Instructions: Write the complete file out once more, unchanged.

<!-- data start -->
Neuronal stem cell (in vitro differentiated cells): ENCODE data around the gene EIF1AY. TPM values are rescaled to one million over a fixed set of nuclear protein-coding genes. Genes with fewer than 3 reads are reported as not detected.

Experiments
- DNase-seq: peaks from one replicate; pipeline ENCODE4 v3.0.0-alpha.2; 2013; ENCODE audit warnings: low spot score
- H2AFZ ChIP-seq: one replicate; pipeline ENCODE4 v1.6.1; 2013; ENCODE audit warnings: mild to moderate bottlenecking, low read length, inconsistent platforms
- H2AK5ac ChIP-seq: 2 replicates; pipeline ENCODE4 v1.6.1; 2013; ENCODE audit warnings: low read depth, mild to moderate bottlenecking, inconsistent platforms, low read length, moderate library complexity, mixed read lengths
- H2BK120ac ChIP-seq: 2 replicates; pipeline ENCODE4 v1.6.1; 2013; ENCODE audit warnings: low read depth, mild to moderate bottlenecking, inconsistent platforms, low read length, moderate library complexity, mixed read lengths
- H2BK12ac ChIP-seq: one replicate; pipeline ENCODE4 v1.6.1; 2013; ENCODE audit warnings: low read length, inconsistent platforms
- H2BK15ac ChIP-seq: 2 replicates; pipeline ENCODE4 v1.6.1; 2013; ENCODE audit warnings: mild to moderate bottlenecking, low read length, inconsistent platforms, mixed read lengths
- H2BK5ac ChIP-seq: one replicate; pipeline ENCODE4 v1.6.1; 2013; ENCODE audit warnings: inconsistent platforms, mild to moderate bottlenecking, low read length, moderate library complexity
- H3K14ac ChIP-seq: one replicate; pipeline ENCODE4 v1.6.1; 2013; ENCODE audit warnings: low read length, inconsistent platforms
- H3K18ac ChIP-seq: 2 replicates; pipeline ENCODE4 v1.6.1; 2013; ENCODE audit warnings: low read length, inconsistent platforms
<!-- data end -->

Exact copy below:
Neuronal stem cell (in vitro differentiated cells): ENCODE data around the gene EIF1AY. TPM values are rescaled to one million over a fixed set of nuclear protein-coding genes. Genes with fewer than 3 reads are reported as not detected.

Experiments
- DNase-seq: peaks from one replicate; pipeline ENCODE4 v3.0.0-alpha.2; 2013; ENCODE audit warnings: low spot score
- H2AFZ ChIP-seq: one replicate; pipeline ENCODE4 v1.6.1; 2013; ENCODE audit warnings: mild to moderate bottlenecking, low read length, inconsistent platforms
- H2AK5ac ChIP-seq: 2 replicates; pipeline ENCODE4 v1.6.1; 2013; ENCODE audit warnings: low read depth, mild to moderate bottlenecking, inconsistent platforms, low read length, moderate library complexity, mixed read lengths
- H2BK120ac ChIP-seq: 2 replicates; pipeline ENCODE4 v1.6.1; 2013; ENCODE audit warnings: low read depth, mild to moderate bottlenecking, inconsistent platforms, low read length, moderate library complexity, mixed read lengths
- H2BK12ac ChIP-seq: one replicate; pipeline ENCODE4 v1.6.1; 2013; ENCODE audit warnings: low read length, inconsistent platforms
- H2BK15ac ChIP-seq: 2 replicates; pipeline ENCODE4 v1.6.1; 2013; ENCODE audit warnings: mild to moderate bottlenecking, low read length, inconsistent platforms, mixed read lengths
- H2BK5ac ChIP-seq: one replicate; pipeline ENCODE4 v1.6.1; 2013; ENCODE audit warnings: inconsistent platforms, mild to moderate bottlenecking, low read length, moderate library complexity
- H3K14ac ChIP-seq: one replicate; pipeline ENCODE4 v1.6.1; 2013; ENCODE audit warnings: low read length, inconsistent platforms
- H3K18ac ChIP-seq: 2 replicates; pipeline ENCODE4 v1.6.1; 2013; ENCODE audit warnings: low read length, inconsistent platforms